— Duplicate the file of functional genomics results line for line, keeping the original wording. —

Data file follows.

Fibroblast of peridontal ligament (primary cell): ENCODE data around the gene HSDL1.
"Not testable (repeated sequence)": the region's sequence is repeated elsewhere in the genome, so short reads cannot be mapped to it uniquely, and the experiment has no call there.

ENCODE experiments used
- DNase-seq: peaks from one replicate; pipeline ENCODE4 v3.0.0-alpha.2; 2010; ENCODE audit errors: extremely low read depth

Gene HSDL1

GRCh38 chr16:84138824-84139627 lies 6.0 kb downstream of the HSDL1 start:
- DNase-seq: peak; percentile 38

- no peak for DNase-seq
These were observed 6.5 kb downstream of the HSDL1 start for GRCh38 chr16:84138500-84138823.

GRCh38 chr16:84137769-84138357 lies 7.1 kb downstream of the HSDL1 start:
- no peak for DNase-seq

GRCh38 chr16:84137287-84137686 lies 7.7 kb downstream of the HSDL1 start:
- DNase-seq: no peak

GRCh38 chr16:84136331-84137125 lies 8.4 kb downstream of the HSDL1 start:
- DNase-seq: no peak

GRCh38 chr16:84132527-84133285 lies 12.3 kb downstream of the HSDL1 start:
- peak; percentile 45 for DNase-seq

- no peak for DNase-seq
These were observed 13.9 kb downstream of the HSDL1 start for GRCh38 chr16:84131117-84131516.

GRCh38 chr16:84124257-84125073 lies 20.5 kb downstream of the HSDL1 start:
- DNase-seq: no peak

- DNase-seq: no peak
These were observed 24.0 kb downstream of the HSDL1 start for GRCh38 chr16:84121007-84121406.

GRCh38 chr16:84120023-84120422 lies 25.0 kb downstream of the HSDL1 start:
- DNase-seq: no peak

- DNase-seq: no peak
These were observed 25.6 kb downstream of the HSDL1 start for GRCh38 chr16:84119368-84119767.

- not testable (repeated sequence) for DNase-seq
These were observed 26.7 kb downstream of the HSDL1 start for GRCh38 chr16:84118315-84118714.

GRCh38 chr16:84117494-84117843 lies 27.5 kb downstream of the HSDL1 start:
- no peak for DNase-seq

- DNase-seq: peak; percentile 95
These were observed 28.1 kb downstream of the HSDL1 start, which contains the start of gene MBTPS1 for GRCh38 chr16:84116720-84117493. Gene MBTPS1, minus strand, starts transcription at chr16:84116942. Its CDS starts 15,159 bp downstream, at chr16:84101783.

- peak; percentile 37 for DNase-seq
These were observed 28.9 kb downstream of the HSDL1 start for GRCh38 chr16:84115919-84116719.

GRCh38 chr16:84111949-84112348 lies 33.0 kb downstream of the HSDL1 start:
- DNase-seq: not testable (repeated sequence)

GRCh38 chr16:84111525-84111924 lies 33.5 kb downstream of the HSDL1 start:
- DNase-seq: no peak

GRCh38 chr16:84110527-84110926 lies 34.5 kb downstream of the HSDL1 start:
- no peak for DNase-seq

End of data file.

Fibroblast of peridontal ligament (primary cell): ENCODE data around the gene HSDL1.
"Not testable (repeated sequence)": the region's sequence is repeated elsewhere in the genome, so short reads cannot be mapped to it uniquely, and the experiment has no call there.

ENCODE experiments used
- DNase-seq: peaks from one replicate; pipeline ENCODE4 v3.0.0-alpha.2; 2010; ENCODE audit errors: extremely low read depth

Gene HSDL1

GRCh38 chr16:84138824-84139627 lies 6.0 kb downstream of the HSDL1 start:
- DNase-seq: peak; percentile 38

- no peak for DNase-seq
These were observed 6.5 kb downstream of the HSDL1 start for GRCh38 chr16:84138500-84138823.

GRCh38 chr16:84137769-84138357 lies 7.1 kb downstream of the HSDL1 start:
- no peak for DNase-seq

GRCh38 chr16:84137287-84137686 lies 7.7 kb downstream of the HSDL1 start:
- DNase-seq: no peak

GRCh38 chr16:84136331-84137125 lies 8.4 kb downstream of the HSDL1 start:
- DNase-seq: no peak

GRCh38 chr16:84132527-84133285 lies 12.3 kb downstream of the HSDL1 start:
- peak; percentile 45 for DNase-seq

- no peak for DNase-seq
These were observed 13.9 kb downstream of the HSDL1 start for GRCh38 chr16:84131117-84131516.

GRCh38 chr16:84124257-84125073 lies 20.5 kb downstream of the HSDL1 start:
- DNase-seq: no peak

- DNase-seq: no peak
These were observed 24.0 kb downstream of the HSDL1 start for GRCh38 chr16:84121007-84121406.

GRCh38 chr16:84120023-84120422 lies 25.0 kb downstream of the HSDL1 start:
- DNase-seq: no peak

- DNase-seq: no peak
These were observed 25.6 kb downstream of the HSDL1 start for GRCh38 chr16:84119368-84119767.

- not testable (repeated sequence) for DNase-seq
These were observed 26.7 kb downstream of the HSDL1 start for GRCh38 chr16:84118315-84118714.

GRCh38 chr16:84117494-84117843 lies 27.5 kb downstream of the HSDL1 start:
- no peak for DNase-seq

- DNase-seq: peak; percentile 95
These were observed 28.1 kb downstream of the HSDL1 start, which contains the start of gene MBTPS1 for GRCh38 chr16:84116720-84117493. Gene MBTPS1, minus strand, starts transcription at chr16:84116942. Its CDS starts 15,159 bp downstream, at chr16:84101783.

- peak; percentile 37 for DNase-seq
These were observed 28.9 kb downstream of the HSDL1 start for GRCh38 chr16:84115919-84116719.

GRCh38 chr16:84111949-84112348 lies 33.0 kb downstream of the HSDL1 start:
- DNase-seq: not testable (repeated sequence)

GRCh38 chr16:84111525-84111924 lies 33.5 kb downstream of the HSDL1 start:
- DNase-seq: no peak

GRCh38 chr16:84110527-84110926 lies 34.5 kb downstream of the HSDL1 start:
- no peak for DNase-seq